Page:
For the first time since becoming Secretary for Public Works and Transport, Raimundo do Rosário was forced to suspend a public tender to build the LRT
MB November 2021 Special Report | LRT, the unloved
Secretary Rosário has promised that the delays and budget overruns afflicting the Taipa Line would not recur, at least not during the term of this government.
While each of the four lines he now has in hand will therefore be a challenge, the smallest of them is the one causing the biggest headaches.
Though the line that will connect the Flor de Lótus Checkpoint Station (an interchange with both the Taipa Line and the future extension to Hengqin) to the housing complex at Seac Pai Van will comprise just two stations (Island Hospital Station and Seac Pai Van Station) and run just 1.6 km, it is already marked by controversy.
The project was designed to start at the end of 2020, but the Infrastructure Development Office (GDI, the acronym in Portuguese) turned down bids from 10 construction companies as “obviously lower and shorter than reasonable levels.”
Last June, the GDI opened a second tender and received 11 new bids, with quotations ranging from MOP908 million to 1.008 billion.
The Government announced that construction is due to start in the second half of this year and may take two years – according to the deadlines proposed by the 11 competitors.
If all goes well, including the testing phase, the LRT could reach Seac Pai Van during the first half of 2024.
“In the almost seven years I’ve been in this job this was the only time that a public tender was cancelled and repeated. We should be allowed some mistakes once in a while. The tender is ongoing, so we will only comment on it when we finish it and sign the contract,” Rosário said last July.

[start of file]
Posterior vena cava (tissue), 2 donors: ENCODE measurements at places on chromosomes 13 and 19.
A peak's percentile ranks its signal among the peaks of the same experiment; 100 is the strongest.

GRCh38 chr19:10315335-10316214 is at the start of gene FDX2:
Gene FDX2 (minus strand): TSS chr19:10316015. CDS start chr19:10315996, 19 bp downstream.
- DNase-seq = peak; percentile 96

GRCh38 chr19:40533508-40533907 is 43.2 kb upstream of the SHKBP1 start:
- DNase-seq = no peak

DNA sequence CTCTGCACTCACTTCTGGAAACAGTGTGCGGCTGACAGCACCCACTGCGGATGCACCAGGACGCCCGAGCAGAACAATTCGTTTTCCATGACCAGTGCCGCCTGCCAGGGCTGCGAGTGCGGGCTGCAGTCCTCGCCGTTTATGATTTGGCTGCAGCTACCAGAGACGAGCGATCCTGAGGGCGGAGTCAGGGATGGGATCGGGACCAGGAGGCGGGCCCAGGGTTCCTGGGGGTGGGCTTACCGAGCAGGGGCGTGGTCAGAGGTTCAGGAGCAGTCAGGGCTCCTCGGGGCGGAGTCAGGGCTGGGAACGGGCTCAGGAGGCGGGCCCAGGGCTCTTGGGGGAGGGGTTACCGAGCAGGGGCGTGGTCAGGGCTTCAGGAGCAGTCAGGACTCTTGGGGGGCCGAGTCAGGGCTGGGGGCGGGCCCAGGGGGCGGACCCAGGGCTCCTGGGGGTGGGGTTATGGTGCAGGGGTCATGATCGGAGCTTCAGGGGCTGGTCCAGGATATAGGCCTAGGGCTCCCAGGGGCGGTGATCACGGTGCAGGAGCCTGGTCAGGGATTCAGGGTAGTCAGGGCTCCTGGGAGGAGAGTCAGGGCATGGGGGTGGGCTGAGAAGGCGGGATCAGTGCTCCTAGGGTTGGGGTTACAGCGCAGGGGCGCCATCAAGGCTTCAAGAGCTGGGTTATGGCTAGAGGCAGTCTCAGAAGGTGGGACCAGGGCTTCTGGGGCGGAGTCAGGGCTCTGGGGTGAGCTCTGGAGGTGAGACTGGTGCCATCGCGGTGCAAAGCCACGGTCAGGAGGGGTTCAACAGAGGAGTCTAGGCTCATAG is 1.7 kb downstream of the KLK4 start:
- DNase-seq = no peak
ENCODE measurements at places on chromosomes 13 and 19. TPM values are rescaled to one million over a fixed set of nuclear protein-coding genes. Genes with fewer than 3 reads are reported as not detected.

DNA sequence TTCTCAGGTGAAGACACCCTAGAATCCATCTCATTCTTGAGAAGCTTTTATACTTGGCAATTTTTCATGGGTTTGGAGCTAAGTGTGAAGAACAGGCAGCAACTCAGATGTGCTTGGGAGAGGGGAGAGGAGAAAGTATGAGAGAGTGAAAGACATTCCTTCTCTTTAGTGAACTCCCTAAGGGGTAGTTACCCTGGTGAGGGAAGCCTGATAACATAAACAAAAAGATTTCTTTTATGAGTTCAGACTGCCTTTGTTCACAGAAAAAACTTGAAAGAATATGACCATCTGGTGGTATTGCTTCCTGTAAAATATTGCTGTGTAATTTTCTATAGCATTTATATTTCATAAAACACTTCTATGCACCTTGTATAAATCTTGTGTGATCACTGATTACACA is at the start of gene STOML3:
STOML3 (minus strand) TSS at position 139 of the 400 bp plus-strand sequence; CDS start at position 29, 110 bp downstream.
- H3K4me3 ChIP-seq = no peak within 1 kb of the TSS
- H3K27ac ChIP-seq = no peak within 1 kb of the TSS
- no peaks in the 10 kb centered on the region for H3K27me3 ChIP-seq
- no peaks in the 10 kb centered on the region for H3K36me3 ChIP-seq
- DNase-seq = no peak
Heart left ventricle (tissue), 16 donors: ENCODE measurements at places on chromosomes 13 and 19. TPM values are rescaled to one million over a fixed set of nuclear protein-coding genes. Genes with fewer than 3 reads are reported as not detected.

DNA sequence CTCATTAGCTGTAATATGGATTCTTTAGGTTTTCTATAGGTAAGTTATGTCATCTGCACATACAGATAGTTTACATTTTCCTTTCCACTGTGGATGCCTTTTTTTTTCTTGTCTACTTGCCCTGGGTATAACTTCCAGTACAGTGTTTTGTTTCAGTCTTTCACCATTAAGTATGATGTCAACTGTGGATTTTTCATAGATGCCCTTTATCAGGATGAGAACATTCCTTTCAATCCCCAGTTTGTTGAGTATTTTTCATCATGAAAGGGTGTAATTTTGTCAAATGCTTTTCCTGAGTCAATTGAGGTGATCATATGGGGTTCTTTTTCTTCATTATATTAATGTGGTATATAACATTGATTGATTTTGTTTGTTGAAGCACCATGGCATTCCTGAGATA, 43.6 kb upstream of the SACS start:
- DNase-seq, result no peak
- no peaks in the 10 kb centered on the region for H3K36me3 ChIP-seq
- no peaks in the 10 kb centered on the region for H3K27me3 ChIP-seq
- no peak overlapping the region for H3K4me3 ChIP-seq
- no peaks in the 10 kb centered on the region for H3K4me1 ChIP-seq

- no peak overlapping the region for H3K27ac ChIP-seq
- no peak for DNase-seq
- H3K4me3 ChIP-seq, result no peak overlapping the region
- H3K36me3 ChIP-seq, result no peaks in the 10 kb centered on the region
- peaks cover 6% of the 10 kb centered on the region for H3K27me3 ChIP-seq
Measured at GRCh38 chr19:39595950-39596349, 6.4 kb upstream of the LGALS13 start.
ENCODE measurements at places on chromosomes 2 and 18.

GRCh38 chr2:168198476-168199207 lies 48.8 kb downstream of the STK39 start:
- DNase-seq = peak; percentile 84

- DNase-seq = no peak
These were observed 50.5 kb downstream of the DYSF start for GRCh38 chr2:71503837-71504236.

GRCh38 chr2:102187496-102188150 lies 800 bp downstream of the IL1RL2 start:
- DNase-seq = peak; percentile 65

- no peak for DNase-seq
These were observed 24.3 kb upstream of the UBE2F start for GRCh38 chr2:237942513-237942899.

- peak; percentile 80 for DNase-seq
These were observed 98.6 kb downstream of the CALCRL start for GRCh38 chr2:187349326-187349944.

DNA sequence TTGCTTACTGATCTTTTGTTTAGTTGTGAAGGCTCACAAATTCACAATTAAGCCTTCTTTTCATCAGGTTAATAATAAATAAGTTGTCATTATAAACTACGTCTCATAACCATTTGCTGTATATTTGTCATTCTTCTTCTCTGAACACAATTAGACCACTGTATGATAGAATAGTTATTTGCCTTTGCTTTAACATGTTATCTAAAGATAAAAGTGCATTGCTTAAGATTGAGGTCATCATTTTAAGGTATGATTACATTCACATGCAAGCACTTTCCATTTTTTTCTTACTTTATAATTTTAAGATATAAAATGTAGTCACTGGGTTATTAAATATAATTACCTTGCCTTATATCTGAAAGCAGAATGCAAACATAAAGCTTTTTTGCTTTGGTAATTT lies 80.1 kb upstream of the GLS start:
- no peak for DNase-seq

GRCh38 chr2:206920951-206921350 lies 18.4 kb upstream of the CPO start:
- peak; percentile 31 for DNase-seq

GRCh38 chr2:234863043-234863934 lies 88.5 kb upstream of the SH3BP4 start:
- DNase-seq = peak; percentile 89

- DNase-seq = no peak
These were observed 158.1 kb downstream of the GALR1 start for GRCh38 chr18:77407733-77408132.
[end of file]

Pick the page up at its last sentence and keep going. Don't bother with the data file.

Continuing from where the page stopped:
But this postponement wasn’t the only controversial moment in the history of an LRT line that doesn’t seem to suit everyone.
Urban planner Lam Iek Chit recently suggested that the government should re-evaluate the line’s design or even suspend its construction.
As cited by the Shimin Daily, a Chinese-language newspaper, the former member of the Macau Urban Planning Council argued it would be more important for the Government to focus on the connection to Barra or give priority to the East Line.
Lam Iek Chit specifically criticized the design of the Seac Pai Van line, pointing out the extended journey time from the Lotus Checkpoint: how can the work cost hundreds of millions of patacas when transport will be slower than the existing bus?
[Lam has been one of the most critical voices regarding the Government’s decisions, having made several interventions in this area in recent years]
Interventions like Lam’s have led the GDI to issue some public clarifications.
As such, the Macau SAR Government felt the need to emphasise the fact that “the public housing complex of Seac Pai Van and the surrounding large housing complexes, as well as the future Islands Medical Complex, already form a new community zone, and the flow of people in this area has been increasing gradually.”
Adding that, “taking into account the perspective of community development, namely the transit of residents from this area to Taipa or Macau, as well as the transit of residents from Taipa to the future Island Medical Complex, the extension of the LRT service to Seac Pai Van will provide citizens with yet another more environmentally friendly means of transport and meet different travel needs between Macau, Taipa and the aforementioned area.”
Lam’s argument of a slower LRT journey between the Lotus Checkpoint and Seac Pai Van – due in part to the inconvenient walking distance to the line’s stations from the services and community centre, when compared with the alternative available bus stops – was also met with a response.
According to the GDI, when siting the two planned stations “and, taking as a reference the experiences of railway transport system projects in different cities, the choice of site for the stations was weighted based on passenger walking times of between 5 and 10 minutes (within a service area of 500 meters), so the location of the stations of the Seac Pai Van Line was also chosen according to the aforementioned general criteria.”
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